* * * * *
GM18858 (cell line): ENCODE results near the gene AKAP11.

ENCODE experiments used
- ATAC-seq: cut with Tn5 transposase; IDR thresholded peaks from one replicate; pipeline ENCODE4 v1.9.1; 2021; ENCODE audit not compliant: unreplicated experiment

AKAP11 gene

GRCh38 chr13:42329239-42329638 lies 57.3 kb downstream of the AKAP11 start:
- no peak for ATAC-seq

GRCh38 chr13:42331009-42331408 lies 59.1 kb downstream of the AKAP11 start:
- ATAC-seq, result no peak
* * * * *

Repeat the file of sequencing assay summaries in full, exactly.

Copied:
GM18858 (cell line): ENCODE results near the gene AKAP11.

ENCODE experiments used
- ATAC-seq: cut with Tn5 transposase; IDR thresholded peaks from one replicate; pipeline ENCODE4 v1.9.1; 2021; ENCODE audit not compliant: unreplicated experiment

AKAP11 gene

GRCh38 chr13:42329239-42329638 lies 57.3 kb downstream of the AKAP11 start:
- no peak for ATAC-seq

GRCh38 chr13:42331009-42331408 lies 59.1 kb downstream of the AKAP11 start:
- ATAC-seq, result no peak